“My goal is that children everywhere have access to literacy and books in their mother tongue from a young age.”
In Leaving Microsoft to Change the World, John Wood recounted the story of how a hiking trip through Nepal resulted in his decision to quit a high-paying executive position at Microsoft and start a non-profit to build libraries in the developing world. In the five years covered by Leaving Microsoft to Change the World, Room to Read grew from a tiny start up into a huge force for literacy and education in the developing world. Creating Room to Read is Wood’s update on the organization’s next stage, expanding to ten countries and opening 10 000 libraries in ten years, as well as their foray into the world of local language publishing, and the challenges of doing business on the African continent.
Creating Room to Read is an update of Leaving Microsoft to Change the World, as well as a more articulate and substantial look at the organization’s work. Wood retreads enough ground that it isn’t necessary to have read his first book, but briefly enough not to bore those who have. The new book is harder hitting, examining several serious challenges the organization faced in this critical growth period. The first national director in South Africa was fired for misappropriating funds, an entrepreneur failed to deliver on his significant matching donation, and a five million dollar pledge was withdrawn in the aftermath of the 2008 financial crisis. Wood continues to show how he applied his business acumen to the organization’s challenges, but securely established as a philanthropist, there are far fewer Microsoft references in Creating Room to Read. Those with a particular interest in Wood’s connection to the technology giant will probably be more interested in Leaving Microsoft to Change the World. There is much less of Wood’s personal life in this book, though his relationship with his parents, and their involvement with Room to Read continue to figure prominently.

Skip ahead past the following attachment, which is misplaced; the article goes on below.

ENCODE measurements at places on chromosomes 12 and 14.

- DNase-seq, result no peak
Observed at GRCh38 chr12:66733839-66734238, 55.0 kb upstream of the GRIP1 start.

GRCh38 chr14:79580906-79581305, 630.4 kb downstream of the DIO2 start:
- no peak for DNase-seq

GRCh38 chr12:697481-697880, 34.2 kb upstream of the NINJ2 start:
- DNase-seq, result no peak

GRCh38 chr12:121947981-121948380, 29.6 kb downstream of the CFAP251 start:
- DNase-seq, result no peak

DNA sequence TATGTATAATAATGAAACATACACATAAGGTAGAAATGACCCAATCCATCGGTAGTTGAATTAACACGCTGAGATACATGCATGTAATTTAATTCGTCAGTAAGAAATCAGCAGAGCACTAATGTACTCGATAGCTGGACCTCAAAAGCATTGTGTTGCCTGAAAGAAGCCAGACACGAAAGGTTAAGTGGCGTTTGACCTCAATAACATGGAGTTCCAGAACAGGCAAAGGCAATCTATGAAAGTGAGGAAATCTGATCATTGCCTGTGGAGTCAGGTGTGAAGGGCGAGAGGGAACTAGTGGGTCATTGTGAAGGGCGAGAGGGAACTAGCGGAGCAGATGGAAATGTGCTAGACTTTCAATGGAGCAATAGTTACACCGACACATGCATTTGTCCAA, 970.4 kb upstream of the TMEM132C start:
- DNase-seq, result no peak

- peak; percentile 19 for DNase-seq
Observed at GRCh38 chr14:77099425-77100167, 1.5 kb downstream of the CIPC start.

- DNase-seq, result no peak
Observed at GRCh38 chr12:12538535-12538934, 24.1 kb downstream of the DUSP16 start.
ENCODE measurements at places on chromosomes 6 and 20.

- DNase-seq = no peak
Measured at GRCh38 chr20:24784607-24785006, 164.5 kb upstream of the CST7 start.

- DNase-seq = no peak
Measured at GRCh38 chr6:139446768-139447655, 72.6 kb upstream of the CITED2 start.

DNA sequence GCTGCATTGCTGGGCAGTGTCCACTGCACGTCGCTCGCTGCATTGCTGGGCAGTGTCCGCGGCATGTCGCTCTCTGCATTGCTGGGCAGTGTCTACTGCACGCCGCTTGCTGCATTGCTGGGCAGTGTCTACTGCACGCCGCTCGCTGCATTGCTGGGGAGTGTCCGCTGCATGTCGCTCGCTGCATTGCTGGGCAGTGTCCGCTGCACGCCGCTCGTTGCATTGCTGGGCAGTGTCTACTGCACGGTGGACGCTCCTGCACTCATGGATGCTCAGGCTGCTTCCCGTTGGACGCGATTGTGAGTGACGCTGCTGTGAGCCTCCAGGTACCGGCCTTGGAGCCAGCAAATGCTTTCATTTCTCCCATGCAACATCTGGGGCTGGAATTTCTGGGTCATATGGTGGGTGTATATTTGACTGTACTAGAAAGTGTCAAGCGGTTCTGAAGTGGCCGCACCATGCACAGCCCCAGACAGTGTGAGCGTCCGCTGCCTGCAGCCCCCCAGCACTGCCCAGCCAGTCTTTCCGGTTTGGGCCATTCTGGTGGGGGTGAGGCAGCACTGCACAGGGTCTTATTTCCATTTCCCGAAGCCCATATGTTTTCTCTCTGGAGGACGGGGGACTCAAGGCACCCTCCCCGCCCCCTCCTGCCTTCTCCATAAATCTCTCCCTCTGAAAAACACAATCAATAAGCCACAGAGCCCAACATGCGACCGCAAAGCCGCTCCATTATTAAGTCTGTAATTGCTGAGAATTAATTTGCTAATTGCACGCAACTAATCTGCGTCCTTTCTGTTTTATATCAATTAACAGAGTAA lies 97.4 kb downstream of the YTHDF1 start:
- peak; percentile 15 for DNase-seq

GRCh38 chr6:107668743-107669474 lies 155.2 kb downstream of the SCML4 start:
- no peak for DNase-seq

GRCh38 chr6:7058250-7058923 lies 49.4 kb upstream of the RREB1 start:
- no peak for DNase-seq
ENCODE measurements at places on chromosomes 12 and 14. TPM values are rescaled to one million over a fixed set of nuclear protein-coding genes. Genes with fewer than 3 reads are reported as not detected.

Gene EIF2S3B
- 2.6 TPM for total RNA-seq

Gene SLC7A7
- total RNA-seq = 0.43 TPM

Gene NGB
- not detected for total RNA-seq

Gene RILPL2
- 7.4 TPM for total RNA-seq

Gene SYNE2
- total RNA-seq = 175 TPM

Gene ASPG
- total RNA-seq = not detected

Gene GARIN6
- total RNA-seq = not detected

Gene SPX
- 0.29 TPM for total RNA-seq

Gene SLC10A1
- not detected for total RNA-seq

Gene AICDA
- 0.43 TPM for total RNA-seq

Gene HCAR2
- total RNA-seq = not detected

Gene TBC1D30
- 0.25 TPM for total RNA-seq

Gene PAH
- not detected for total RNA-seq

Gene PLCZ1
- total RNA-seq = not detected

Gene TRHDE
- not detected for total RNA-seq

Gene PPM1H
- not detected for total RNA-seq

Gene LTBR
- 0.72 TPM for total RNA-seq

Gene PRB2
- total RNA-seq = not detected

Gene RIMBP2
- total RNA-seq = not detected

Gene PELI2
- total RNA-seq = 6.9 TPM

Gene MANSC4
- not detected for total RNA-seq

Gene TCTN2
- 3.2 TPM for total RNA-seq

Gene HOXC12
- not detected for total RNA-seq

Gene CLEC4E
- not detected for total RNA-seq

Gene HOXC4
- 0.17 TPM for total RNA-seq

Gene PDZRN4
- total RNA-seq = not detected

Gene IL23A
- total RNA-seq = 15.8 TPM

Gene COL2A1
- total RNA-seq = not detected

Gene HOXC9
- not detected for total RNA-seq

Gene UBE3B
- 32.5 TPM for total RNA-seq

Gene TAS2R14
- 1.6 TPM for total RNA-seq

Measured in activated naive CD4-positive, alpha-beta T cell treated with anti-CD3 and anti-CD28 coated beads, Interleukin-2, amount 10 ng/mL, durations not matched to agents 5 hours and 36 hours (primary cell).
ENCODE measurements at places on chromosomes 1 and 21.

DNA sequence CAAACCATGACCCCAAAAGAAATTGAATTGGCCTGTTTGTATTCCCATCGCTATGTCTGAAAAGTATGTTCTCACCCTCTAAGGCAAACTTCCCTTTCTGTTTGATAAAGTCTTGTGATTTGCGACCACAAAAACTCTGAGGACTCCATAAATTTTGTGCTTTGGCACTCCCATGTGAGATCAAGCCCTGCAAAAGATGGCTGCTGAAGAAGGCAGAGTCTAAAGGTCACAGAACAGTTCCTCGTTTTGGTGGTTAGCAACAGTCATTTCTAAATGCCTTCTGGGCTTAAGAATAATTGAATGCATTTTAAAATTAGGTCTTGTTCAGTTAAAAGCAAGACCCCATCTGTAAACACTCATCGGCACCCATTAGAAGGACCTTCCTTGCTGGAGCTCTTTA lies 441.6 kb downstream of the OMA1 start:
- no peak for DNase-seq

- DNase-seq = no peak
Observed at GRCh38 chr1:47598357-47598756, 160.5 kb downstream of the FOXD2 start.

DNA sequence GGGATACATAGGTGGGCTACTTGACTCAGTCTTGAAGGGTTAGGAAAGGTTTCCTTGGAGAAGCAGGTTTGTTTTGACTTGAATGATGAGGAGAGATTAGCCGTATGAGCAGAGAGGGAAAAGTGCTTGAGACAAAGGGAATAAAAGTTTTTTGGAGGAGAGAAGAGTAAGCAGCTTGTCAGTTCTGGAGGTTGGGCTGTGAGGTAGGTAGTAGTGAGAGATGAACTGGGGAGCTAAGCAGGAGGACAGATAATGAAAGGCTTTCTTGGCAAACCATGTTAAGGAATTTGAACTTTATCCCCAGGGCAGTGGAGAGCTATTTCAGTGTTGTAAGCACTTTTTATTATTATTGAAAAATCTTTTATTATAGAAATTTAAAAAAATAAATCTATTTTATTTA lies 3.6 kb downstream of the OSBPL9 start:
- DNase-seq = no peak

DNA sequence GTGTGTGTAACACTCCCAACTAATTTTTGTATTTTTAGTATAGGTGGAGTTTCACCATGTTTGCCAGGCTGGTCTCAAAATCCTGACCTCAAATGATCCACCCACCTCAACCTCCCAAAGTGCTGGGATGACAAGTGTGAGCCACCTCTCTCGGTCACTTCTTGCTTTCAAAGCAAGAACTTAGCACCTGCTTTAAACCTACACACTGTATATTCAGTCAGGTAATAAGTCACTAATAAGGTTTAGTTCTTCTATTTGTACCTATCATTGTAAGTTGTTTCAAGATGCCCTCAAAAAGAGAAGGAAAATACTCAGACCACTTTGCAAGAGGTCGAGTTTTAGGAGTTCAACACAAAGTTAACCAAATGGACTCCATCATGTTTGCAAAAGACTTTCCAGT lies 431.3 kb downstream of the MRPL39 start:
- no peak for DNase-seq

Creating Room to Read revisits some of the people and places featured in Leaving Microsoft to Change the World, following up on the success of the first library in Bahundanda, Nepal, and Wood’s Vietnamese friend Vu, who Wood helped further his education before he ever dreamed of starting Room to Read. Both the revisitations, and the attention to Room to Read’s assessment and growth processes will be reassuring for readers who are looking to get to know the organization before making a donation or becoming involved in fundraising. Room to Read is not an organization content to rest on its laurels, and nor is a now seven year old book sufficient to tell the story of such an adaptive enterprise.